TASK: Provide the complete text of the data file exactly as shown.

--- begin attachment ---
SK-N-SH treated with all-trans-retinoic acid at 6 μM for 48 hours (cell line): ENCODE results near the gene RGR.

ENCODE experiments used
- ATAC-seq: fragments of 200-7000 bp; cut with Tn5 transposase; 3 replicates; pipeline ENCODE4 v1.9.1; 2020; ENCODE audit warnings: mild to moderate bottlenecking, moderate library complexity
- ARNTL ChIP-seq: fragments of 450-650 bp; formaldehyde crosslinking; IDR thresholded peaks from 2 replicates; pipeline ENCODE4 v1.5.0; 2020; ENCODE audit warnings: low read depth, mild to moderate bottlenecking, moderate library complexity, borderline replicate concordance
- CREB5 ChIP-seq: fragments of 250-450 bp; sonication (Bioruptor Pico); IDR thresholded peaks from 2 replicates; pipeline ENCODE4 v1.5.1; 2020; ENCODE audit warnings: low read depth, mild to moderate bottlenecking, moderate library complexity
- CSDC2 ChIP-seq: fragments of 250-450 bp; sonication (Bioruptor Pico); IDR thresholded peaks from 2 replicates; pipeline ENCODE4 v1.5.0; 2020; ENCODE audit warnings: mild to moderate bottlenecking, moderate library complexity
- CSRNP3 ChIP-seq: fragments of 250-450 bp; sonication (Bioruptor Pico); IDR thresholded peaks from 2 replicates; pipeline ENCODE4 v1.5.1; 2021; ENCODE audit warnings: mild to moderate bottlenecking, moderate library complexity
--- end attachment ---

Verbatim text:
SK-N-SH treated with all-trans-retinoic acid at 6 μM for 48 hours (cell line): ENCODE results near the gene RGR.

ENCODE experiments used
- ATAC-seq: fragments of 200-7000 bp; cut with Tn5 transposase; 3 replicates; pipeline ENCODE4 v1.9.1; 2020; ENCODE audit warnings: mild to moderate bottlenecking, moderate library complexity
- ARNTL ChIP-seq: fragments of 450-650 bp; formaldehyde crosslinking; IDR thresholded peaks from 2 replicates; pipeline ENCODE4 v1.5.0; 2020; ENCODE audit warnings: low read depth, mild to moderate bottlenecking, moderate library complexity, borderline replicate concordance
- CREB5 ChIP-seq: fragments of 250-450 bp; sonication (Bioruptor Pico); IDR thresholded peaks from 2 replicates; pipeline ENCODE4 v1.5.1; 2020; ENCODE audit warnings: low read depth, mild to moderate bottlenecking, moderate library complexity
- CSDC2 ChIP-seq: fragments of 250-450 bp; sonication (Bioruptor Pico); IDR thresholded peaks from 2 replicates; pipeline ENCODE4 v1.5.0; 2020; ENCODE audit warnings: mild to moderate bottlenecking, moderate library complexity
- CSRNP3 ChIP-seq: fragments of 250-450 bp; sonication (Bioruptor Pico); IDR thresholded peaks from 2 replicates; pipeline ENCODE4 v1.5.1; 2021; ENCODE audit warnings: mild to moderate bottlenecking, moderate library complexity